Archive for April, 2011

Potential of Asthma Adherence Management to Enhance Asthma Guidelines

A shocking 50% of asthma patients do not adhere to physician  medication recommendations.  The result is unnecessary suffering and even death.
This statistic is the driving force behind a study The potential of asthma adherence management to enhance asthma guidelines as published in the Annals of Allergy, Asthma and Immunology
The result…
Studies using individual interventions by themselves were modestly effective in promoting adherence. Two uncontrolled studies of children with severe asthma, treated in both inpatient and outpatient rehabilitation settings, used 4 intervention strategies to achieve marked reduction in morbidity and cost. These strategies included: (1) objective adherence monitoring; (2) identification of the cause(s) of nonadherence; (3) delivery of specific strategies for each cause; and (4) use of motivational interviewing communication skills to enhance the delivery of the strategy.
Nonadherence continues to be a significant problem.

Examining successful, organized adherence management programs in a controlled environment is needed “to increase adherence management evidence for future asthma guidelines.”

Bottom line… asthma is a serious condition.  Proper control of  your asthma depends on the complete partnership between you and your doctor. If you have any questions or concerns about your asthma treatment plan, do not hesitate to contact your healthcare provider.

Live in NYC and looking for answers to your asthma questions, please contact me – together we can devise an easy to administer treatment plan that will keep your asthma under control.

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Why are you sneezing?

Allergic rhinitis, commonly called hay fever, is a collection of symptoms, mostly in the nose and eyes, which occur when an allergen is inhaled.  As the pollen from trees, grass, flowers and plants become airborne these characteristics of spring trigger allergic responses such as runny noses, sneezing, post nasal-drip, itchy, coughing, fatigue watery and red eyes, and headaches.  The immune system identifies pollens as foreign substances, and it subsequently responds by triggering the release of histamines to expel the perceived invaders, which can brings forth the above listed of allergy symptoms.

The American Academy of Allergy Asthma and Immunology, nearly 36 million people are affected. It is a common chronic condition, affecting 10% – 30% of adults and up to 40% of children in the United States.  If this includes you, you don’t have to suffer.  An allergist can help determine which allergens cause your symptoms.   A detailed health history, physical exam and allergy testing can supply results in as little as 20 minutes. All this information will be taken into consideration when developing a plan of treatment.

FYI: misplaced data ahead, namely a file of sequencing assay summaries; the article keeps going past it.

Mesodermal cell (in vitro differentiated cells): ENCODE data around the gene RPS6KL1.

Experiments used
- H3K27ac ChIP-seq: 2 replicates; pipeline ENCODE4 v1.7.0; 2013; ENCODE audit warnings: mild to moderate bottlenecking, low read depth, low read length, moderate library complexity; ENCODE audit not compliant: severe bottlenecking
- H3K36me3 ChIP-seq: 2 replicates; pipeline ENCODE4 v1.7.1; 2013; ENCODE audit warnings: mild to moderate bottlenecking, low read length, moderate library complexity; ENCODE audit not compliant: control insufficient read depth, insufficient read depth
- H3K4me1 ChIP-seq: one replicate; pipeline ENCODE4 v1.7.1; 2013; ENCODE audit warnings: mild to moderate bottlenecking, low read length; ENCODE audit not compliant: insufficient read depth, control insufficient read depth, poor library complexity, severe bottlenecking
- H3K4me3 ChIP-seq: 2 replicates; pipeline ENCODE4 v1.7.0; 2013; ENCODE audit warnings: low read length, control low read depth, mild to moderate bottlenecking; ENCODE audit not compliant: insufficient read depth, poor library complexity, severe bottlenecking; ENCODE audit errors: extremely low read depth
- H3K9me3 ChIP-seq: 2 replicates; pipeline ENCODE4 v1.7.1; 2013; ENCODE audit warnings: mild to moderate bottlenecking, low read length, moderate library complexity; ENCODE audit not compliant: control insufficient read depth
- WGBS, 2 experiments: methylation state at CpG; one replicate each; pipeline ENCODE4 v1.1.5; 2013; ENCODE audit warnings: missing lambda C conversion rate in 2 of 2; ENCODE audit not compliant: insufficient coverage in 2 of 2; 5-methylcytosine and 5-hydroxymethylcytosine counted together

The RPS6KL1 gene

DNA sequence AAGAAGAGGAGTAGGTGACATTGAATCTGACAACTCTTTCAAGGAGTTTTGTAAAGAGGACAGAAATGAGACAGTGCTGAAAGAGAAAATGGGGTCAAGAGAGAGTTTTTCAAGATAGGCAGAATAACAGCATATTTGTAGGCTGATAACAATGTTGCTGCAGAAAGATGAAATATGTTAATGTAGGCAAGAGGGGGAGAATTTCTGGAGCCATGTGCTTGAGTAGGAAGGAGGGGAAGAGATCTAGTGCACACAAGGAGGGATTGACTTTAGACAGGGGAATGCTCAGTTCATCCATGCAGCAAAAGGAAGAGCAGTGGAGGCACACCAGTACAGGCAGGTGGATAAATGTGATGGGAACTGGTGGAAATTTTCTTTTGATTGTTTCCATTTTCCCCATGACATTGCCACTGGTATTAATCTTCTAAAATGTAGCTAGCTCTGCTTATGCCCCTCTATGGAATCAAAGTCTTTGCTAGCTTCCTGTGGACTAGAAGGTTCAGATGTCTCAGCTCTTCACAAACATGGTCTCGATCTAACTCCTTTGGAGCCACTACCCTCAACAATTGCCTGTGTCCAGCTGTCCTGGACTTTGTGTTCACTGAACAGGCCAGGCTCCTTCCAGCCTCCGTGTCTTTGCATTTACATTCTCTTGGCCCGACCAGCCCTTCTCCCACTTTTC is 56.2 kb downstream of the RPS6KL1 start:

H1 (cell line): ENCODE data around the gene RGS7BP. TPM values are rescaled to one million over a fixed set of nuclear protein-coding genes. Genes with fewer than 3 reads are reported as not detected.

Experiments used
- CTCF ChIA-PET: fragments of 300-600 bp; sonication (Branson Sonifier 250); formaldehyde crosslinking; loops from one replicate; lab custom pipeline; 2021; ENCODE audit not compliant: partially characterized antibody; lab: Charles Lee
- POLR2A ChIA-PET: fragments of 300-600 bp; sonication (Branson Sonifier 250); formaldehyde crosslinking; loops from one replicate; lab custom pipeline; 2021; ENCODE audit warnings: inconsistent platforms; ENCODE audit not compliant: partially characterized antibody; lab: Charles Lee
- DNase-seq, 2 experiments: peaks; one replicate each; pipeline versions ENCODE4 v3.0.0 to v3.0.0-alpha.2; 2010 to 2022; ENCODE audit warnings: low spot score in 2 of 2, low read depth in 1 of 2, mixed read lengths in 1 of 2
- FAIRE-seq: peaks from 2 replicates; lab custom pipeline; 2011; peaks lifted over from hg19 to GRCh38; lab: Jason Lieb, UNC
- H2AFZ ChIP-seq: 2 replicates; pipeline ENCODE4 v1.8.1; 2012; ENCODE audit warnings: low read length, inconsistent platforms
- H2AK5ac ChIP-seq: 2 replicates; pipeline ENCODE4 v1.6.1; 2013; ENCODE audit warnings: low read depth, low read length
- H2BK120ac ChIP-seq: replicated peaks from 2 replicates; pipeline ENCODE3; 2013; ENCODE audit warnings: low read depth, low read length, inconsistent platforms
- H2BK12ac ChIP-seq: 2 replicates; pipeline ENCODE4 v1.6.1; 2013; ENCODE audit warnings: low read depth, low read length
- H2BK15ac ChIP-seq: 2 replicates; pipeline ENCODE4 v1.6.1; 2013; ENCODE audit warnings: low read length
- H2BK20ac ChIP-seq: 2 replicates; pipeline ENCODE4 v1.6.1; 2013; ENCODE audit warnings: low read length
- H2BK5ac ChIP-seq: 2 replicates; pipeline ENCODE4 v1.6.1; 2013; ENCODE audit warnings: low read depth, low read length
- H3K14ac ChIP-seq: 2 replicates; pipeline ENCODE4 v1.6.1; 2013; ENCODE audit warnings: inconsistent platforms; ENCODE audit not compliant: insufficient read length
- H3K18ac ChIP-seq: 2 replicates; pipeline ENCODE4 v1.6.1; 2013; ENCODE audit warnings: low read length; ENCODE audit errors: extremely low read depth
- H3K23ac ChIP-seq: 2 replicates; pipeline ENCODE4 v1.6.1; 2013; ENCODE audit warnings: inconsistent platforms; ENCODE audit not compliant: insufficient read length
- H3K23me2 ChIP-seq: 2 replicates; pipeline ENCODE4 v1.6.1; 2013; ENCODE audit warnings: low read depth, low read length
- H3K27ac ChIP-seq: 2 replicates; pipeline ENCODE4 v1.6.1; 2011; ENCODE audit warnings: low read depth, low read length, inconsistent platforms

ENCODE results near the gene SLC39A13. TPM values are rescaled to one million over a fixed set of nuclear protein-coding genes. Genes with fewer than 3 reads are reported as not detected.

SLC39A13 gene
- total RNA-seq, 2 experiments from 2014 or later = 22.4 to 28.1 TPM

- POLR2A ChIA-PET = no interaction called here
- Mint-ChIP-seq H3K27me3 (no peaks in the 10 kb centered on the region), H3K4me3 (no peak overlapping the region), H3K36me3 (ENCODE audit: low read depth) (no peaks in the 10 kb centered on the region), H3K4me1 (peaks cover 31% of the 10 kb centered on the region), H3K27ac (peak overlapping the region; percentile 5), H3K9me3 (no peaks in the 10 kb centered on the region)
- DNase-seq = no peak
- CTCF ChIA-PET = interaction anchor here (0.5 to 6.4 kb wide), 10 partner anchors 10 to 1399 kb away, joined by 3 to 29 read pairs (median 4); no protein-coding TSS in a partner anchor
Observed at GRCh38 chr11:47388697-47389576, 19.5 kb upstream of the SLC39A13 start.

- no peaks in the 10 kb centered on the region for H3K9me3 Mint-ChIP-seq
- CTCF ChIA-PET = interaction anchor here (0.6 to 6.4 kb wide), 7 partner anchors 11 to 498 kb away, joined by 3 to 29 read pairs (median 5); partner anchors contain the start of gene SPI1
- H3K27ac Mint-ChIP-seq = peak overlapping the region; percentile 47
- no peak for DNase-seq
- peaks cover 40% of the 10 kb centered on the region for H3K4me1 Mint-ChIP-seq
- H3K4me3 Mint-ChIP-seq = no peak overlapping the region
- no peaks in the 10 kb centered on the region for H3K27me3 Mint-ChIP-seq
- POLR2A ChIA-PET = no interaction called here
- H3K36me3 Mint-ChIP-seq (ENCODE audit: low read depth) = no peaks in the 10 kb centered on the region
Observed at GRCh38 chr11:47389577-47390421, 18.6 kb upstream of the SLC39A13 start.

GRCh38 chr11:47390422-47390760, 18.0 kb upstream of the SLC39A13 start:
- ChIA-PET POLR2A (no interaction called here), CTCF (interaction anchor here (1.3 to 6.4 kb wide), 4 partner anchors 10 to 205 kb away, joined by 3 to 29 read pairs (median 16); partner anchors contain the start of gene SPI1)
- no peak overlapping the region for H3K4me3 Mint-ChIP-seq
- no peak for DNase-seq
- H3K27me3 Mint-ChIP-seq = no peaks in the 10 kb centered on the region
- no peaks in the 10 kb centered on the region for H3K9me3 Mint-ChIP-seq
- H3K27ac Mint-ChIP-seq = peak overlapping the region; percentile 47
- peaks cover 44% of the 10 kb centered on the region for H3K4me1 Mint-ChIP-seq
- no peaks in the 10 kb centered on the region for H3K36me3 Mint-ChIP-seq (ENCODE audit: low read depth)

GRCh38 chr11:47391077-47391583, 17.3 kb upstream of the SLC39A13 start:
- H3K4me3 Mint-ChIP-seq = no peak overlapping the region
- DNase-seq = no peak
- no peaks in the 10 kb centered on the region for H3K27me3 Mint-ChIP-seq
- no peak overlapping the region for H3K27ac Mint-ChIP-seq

If you live in the NYC area, call my office at 866.632.5537 and start enjoying springtime again.

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Understanding Allergic Asthma

Asthma and allergies often work in tandem against the patient.  Asthma is a disease affecting bronchial tubes, which transport air in and out of the lungs.  There are several different types of asthma, allergic asthma is provoked by an allergen.  The American Academy of Allergy, Asthma and Immunology estimates that 10 million Americans suffer with allergic asthma.

To explain allergic asthma we review the breathing process.  It begins as air is taken in through the nose and trachea then into the bronchial tubes. Inside the bronchial tubes are alveoli, little air sacs that transports fresh (oxygen) to the blood. These sacs also collect carbon dioxide to be exhaled out of the body. During normal breathing, muscles circling the airways are at ease while air maneuvers about effortlessly.

On the contrary during an asthma “attack,” complications keep air from moving freely into airways:

  • Muscles surrounding airways tighten, known as a “bronchospasm.”
  • Bronchial airways may become swollen and/or inflamed.
  • Mucus may be produced in over abundance and may be thicker than normal.

These tightened airways result in difficulties in moving air in and out of the lungs. People with asthma struggle with their breath and feel they cannot get enough air.  All of these changes make breathing difficult.

Some patients experience long breaks between asthma episodes while others have some symptoms every day.  Symptoms of asthma occur when patients encounter the biological events previously described.

Common symptoms of asthma are:

Coughing, especially in the evening
Shortness of breath
Tightness, pain, or pressure in the chest

It is important to note that not all people with asthma have the same symptoms.  Symptoms may differ from one asthma episode  to the next. Symptoms may fluctuate in severity, from mild during one attack to severe during another.

Milder asthma episodes are more common. The airways calm may down within minutes, but sometimes symptoms  can last for a few hours. Although less common, the longer lasting and more severe episodes require immediate medical treatment.  Patients should treat even mild symptoms to help prevent severe attacks and keep asthma in control.

If you suffer from allergies and asthma, a reaction to any allergen substance can aggravate asthma symptoms.

For over 25 years, I have treated Allergy, Asthma and Sinus Patients in New York City. Help is available; you can breathe easier and live a greater quality of life. Call me, Dr Arthur Lubitz, NY Allergy MD and together we’ll devise a successful treatment plan that addresses your symptoms.

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